By Alex Miller
Prior to the availability of new cloud technologies, small businesses needed to purchase software, install it on a computer, and then pay to update that software as new versions were released—which could sometimes be quite frequently. It was a process that was both labor- and, often, price-intensive. It’s also a process that is virtually unheard of these days because of “the cloud.”
The term cloud is still largely misunderstood. In regards to storage, the term refers to the storage of applications and information outside of a user’s own computer infrastructure, and has emerged over the past several years. Although somewhat confusing, most users now understand that accessing programs and data in the cloud means that they have ready access from any computer, at any time and in any geography. Most don’t need to understand the technology behind the term to benefit from the many advantages that the cloud offers. These include:
- Low, or no-cost. Cloud-based services range from Google Docs, which provide programs and functionality similar to Microsoft’s Office Suite at no cost, to online storage and back-up available through sources like Mozy, to online software tools to manage business processes like accounting (QuickBooks) or bill payment (PayPal).
- In the not-so-distant past, documents needed to be sent from one computer to another, and then back again, often creating not only time lags but issues related to version control. This inevitably leaves concerns; “Did you capture all the right inputs?” and “Did you miss someone?” Cloud technology allows multiple people to collaborate on documents, at the same time, capturing these inputs in ways that allow users to easily see who has made which comments. It’s a significant time-saver
- It’s not uncommon to be trapped on a business trip, or in a meeting, when you realize that you needed access to some document “trapped” on your office computer. Cloud storage means that you can access your documents from multiple locations—and multiple devices, including your work computer, home computer, laptop, mobile device. It even allows for access to documents from any computer with Internet access; secure log-in means that your information is safe.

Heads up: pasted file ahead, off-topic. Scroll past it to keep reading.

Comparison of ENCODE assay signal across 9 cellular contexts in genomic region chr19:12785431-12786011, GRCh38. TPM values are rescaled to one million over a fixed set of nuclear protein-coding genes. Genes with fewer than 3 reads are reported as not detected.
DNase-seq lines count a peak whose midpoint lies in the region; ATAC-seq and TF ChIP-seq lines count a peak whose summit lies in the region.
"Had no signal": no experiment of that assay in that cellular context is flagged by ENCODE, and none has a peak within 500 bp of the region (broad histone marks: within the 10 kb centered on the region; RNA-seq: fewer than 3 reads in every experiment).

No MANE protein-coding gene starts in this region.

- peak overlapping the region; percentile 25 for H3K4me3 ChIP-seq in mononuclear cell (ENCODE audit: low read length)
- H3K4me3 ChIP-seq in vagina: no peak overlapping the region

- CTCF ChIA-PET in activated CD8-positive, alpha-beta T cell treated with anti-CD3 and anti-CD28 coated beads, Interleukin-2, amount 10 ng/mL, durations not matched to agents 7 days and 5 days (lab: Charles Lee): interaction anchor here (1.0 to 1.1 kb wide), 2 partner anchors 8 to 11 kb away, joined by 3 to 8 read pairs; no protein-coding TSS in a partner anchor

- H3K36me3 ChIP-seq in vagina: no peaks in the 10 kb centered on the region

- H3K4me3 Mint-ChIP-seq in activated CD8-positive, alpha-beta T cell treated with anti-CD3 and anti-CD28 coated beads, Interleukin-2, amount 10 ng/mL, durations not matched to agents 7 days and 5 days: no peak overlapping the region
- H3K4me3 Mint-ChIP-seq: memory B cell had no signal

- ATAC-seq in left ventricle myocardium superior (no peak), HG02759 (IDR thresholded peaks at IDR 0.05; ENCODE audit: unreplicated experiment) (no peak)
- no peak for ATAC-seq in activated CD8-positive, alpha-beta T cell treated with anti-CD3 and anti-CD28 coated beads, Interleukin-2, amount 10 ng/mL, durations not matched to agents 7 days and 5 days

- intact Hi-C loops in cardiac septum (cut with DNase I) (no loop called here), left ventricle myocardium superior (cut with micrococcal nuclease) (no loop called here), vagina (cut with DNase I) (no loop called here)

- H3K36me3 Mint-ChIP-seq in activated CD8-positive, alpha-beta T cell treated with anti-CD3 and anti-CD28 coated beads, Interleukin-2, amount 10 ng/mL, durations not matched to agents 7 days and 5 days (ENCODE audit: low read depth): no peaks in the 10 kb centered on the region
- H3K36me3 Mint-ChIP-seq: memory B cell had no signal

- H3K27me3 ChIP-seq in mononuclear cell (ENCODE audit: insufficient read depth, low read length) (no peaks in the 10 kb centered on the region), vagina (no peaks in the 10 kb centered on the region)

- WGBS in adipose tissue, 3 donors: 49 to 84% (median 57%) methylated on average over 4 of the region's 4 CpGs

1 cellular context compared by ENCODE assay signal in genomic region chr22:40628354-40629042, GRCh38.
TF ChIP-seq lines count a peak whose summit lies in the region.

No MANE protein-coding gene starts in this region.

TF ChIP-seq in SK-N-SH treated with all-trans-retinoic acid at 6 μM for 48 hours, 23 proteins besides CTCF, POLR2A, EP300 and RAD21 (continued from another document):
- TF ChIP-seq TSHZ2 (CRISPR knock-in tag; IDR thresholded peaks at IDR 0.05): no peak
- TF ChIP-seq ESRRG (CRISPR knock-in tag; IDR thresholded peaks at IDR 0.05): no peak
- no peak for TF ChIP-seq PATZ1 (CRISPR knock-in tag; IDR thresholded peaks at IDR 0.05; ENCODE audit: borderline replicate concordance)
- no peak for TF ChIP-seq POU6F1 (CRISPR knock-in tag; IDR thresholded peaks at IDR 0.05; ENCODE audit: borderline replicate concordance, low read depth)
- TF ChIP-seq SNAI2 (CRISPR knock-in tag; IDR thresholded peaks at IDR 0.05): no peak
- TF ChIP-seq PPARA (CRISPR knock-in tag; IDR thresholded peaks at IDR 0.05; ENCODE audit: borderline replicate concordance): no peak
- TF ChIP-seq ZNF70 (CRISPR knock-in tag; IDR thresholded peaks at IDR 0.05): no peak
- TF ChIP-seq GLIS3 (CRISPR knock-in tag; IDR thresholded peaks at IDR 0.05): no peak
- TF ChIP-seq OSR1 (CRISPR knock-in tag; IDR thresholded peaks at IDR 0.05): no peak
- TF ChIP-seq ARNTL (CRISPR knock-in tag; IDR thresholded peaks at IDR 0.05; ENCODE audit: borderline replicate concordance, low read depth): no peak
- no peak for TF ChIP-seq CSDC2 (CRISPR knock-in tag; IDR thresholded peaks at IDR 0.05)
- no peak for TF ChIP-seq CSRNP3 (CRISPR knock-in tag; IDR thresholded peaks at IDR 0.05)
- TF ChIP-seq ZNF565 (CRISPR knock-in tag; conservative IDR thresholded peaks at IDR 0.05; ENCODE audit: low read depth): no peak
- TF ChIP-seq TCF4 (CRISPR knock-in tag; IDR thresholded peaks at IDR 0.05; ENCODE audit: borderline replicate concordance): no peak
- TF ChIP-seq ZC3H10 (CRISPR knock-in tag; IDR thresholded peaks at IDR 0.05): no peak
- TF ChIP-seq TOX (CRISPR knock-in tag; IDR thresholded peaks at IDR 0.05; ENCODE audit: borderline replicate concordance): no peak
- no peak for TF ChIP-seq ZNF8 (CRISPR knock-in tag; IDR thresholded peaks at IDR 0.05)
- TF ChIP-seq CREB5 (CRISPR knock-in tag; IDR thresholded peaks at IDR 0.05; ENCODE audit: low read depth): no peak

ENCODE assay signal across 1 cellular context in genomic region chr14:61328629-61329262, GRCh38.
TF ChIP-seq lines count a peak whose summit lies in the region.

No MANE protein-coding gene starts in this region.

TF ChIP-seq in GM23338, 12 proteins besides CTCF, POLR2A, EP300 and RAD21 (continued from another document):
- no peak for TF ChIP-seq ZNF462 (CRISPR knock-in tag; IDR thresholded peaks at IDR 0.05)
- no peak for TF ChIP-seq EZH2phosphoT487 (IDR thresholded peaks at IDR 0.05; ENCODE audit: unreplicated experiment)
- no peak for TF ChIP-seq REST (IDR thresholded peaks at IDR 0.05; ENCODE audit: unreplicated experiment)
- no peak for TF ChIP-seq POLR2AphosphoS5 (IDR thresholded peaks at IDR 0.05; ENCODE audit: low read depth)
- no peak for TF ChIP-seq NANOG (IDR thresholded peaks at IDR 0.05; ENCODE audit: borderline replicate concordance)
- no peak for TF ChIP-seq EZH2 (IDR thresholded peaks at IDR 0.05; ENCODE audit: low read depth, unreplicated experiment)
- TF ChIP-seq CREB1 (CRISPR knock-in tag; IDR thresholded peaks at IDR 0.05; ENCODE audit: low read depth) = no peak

- Access to unlimited storage. Computers and hard drives used to have to be upgraded or replaced fairly regularly to provide more storage for increasingly sophisticated software and the documents and files created. This became an even greater issue as streaming audio and video technology allowed for the creation and storage of multi-media files. Today, though, cloud storage allows small businesses to access virtually unlimited storage for all of their computer needs.
- Reliable backup. If you’ve ever been the victim of a computer crash, or an accidentally erased file, you know the pain that comes from losing documents you’ve labored over. Cloud storage provides a reliable backup for information created, retrievable even if your computer crashes or you inadvertently “delete” a file.
There’s plenty of small business benefits available, and many cloud storage options, such as free options offered by vendors like Google, Microsoft and Dropbox (which also offer greater functionality at premium prices) to high-level functionality that comes at a higher cost. It’s important to identify the features you need, and what options are right for your operations. Now is the time to explore the options that can help cut costs, boost productivity and ease the angst of being tied to your desktop.
Alex Miller is an Analyst at Clutch, a Washington, DC based B2B ratings and reviews website that highlights leading software and professional services firms. Clutch’s research helps start-ups, mid-market and large enterprises find partners that meet their needs, whether for a one-off project or a long term relationship. Alex heads the cloud research segment at Clutch.